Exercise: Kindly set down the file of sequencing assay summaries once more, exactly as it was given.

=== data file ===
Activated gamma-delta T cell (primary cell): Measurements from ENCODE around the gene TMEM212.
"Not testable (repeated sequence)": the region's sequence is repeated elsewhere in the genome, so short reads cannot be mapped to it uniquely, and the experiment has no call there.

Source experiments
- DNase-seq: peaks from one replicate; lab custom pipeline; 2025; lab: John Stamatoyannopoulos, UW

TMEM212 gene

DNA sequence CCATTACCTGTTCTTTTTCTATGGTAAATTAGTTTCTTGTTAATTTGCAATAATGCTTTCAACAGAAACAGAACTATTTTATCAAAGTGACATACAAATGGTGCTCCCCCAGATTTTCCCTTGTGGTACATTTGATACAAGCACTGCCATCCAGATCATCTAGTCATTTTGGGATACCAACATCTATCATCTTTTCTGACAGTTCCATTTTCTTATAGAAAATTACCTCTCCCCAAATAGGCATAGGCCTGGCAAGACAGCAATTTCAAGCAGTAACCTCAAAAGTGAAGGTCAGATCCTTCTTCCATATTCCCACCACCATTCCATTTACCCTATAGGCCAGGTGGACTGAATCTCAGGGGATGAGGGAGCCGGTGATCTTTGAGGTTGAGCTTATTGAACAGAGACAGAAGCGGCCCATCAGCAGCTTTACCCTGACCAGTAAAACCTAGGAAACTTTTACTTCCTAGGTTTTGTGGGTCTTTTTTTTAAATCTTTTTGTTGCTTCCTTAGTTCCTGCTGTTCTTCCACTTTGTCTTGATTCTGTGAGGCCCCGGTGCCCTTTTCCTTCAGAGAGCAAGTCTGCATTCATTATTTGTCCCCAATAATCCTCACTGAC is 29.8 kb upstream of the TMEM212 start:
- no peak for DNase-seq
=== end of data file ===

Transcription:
Activated gamma-delta T cell (primary cell): Measurements from ENCODE around the gene TMEM212.
"Not testable (repeated sequence)": the region's sequence is repeated elsewhere in the genome, so short reads cannot be mapped to it uniquely, and the experiment has no call there.

Source experiments
- DNase-seq: peaks from one replicate; lab custom pipeline; 2025; lab: John Stamatoyannopoulos, UW

TMEM212 gene

DNA sequence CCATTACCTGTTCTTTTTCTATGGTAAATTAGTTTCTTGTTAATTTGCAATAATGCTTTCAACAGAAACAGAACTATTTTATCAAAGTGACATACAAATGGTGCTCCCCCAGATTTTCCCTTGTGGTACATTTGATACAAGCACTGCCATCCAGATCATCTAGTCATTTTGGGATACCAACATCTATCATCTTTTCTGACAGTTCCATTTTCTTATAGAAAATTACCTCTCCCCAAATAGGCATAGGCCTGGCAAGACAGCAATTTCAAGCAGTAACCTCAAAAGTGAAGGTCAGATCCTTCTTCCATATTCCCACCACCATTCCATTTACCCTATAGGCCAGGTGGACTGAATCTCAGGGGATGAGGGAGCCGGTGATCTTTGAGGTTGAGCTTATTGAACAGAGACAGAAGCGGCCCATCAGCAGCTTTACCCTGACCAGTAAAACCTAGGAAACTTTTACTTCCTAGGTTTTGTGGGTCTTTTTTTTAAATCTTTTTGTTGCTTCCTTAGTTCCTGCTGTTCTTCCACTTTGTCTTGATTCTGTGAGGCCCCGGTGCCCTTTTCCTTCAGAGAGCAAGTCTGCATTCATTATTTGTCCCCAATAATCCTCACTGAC is 29.8 kb upstream of the TMEM212 start:
- no peak for DNase-seq